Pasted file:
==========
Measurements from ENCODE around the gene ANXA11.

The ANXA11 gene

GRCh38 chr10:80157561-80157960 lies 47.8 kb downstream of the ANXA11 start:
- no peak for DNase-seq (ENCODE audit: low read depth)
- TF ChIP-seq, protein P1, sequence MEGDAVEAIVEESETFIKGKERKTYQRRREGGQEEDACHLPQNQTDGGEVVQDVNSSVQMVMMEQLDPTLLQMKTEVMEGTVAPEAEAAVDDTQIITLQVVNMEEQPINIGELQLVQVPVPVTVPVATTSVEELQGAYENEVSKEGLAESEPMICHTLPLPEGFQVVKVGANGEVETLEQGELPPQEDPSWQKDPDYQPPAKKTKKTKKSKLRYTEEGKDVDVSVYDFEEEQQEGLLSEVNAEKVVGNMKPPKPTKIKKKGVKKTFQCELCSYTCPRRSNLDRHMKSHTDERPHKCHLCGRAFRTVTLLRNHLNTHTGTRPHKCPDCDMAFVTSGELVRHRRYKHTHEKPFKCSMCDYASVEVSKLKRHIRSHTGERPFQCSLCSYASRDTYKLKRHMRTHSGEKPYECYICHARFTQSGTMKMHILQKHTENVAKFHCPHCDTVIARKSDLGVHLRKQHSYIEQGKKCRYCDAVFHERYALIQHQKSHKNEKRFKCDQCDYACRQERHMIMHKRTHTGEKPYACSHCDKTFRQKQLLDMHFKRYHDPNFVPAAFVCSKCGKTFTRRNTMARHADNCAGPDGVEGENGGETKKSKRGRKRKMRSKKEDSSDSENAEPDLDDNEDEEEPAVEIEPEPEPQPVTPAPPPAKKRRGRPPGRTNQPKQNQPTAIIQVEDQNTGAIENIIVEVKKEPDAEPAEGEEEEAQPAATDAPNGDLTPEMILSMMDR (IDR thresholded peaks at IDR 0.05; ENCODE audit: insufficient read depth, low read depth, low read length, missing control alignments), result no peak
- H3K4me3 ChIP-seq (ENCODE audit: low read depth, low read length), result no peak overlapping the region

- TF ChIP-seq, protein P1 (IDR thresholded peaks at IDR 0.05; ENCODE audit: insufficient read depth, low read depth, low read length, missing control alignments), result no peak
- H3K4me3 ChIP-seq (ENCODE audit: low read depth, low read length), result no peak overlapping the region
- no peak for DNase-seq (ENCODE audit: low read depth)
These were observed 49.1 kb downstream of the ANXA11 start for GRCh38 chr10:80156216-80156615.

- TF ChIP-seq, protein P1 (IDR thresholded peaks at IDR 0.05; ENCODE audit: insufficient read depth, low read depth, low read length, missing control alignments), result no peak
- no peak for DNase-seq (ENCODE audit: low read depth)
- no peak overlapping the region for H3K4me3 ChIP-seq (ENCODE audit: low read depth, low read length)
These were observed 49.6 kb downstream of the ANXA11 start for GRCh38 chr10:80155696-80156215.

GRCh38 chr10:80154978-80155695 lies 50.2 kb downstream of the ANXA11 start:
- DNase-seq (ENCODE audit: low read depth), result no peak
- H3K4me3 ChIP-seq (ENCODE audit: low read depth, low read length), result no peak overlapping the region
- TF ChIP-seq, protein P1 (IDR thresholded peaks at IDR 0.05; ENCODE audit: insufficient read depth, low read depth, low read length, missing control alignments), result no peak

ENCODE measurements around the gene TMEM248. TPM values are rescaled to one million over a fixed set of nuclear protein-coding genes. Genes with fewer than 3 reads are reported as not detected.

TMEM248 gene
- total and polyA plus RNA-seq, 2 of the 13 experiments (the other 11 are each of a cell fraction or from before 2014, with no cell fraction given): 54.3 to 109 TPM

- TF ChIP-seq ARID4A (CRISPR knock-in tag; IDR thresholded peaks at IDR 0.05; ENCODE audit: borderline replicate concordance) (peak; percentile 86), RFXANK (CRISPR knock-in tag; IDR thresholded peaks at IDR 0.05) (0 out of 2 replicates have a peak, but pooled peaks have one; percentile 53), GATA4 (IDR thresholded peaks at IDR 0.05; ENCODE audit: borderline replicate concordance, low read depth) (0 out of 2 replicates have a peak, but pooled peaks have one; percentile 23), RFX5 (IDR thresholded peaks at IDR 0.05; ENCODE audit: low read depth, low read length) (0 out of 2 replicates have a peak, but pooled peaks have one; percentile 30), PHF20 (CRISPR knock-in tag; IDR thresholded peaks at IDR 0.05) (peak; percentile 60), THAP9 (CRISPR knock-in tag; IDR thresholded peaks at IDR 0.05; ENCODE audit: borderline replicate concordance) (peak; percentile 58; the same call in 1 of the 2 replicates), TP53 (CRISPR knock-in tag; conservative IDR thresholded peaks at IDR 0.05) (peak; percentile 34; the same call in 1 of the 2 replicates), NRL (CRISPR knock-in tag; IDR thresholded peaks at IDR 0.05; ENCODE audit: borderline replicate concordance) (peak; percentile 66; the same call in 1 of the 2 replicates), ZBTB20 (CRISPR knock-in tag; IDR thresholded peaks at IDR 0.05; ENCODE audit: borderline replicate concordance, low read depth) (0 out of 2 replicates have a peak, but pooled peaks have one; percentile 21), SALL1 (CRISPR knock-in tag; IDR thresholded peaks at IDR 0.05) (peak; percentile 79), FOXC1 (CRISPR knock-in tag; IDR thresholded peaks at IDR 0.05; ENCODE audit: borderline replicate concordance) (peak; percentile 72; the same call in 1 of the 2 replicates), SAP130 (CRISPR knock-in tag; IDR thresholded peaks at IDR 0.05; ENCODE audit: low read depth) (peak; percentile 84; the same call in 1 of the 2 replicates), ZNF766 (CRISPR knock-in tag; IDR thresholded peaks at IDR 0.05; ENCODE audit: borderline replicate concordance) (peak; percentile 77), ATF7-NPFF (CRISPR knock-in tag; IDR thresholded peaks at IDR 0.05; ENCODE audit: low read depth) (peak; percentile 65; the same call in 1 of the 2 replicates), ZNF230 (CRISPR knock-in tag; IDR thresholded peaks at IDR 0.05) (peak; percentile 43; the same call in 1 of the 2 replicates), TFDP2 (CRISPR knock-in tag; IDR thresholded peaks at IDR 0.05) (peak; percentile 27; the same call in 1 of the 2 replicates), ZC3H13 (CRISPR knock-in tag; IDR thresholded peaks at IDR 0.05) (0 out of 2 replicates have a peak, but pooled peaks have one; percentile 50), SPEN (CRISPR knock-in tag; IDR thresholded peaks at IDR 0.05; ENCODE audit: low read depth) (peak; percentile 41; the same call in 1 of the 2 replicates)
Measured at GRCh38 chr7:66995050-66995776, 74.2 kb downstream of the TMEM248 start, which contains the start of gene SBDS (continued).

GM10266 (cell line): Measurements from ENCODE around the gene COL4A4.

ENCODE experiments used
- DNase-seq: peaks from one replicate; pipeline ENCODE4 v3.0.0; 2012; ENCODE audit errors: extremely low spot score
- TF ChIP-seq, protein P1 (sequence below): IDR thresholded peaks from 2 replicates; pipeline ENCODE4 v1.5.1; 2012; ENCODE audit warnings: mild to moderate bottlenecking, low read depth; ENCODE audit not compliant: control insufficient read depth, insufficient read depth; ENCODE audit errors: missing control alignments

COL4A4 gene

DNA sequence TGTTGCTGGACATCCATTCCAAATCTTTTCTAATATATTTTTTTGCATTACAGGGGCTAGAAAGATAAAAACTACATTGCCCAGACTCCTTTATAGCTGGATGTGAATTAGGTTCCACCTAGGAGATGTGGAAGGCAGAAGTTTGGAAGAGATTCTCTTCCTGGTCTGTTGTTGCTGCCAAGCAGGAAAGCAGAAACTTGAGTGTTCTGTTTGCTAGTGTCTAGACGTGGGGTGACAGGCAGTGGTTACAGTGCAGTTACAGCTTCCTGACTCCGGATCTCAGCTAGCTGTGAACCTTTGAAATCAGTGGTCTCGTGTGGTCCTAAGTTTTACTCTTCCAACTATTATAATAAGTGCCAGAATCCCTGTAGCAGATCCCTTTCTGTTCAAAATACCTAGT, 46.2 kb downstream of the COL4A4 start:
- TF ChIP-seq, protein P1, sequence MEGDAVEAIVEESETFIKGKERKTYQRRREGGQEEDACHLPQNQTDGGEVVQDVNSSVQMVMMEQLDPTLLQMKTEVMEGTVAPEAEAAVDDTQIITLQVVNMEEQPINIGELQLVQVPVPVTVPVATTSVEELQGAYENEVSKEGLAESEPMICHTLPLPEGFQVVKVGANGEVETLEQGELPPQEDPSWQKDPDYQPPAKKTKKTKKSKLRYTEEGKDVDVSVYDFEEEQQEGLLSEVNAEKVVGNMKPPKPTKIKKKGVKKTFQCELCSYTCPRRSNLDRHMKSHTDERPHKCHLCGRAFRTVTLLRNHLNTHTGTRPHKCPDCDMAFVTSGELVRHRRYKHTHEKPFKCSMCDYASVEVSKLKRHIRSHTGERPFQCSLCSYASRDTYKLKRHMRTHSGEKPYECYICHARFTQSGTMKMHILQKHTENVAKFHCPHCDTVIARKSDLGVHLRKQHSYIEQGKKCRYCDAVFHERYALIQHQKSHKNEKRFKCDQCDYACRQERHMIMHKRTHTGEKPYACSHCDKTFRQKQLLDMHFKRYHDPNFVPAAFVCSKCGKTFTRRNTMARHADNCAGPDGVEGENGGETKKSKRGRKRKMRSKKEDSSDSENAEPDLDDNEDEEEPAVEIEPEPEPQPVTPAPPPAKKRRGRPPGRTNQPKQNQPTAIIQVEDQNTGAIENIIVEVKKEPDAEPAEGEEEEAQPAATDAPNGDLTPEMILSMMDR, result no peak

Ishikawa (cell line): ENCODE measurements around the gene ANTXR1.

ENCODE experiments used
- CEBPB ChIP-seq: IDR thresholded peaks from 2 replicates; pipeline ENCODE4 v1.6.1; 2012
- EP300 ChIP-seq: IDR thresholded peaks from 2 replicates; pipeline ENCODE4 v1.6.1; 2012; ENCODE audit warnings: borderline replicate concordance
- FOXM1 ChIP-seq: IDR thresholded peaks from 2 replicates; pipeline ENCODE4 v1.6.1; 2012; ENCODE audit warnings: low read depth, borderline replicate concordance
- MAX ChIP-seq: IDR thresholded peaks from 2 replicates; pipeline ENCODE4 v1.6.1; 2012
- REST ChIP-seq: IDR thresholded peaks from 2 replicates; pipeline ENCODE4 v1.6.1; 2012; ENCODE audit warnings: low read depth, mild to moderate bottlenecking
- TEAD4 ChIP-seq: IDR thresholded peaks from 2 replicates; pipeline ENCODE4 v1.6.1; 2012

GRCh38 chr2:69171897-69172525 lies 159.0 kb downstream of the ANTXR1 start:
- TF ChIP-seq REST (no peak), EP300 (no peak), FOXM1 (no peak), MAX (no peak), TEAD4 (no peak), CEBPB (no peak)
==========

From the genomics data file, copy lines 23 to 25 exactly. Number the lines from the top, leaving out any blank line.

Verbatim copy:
Measured at GRCh38 chr7:66995050-66995776, 74.2 kb downstream of the TMEM248 start, which contains the start of gene SBDS (continued).

GM10266 (cell line): Measurements from ENCODE around the gene COL4A4.

ENCODE experiments used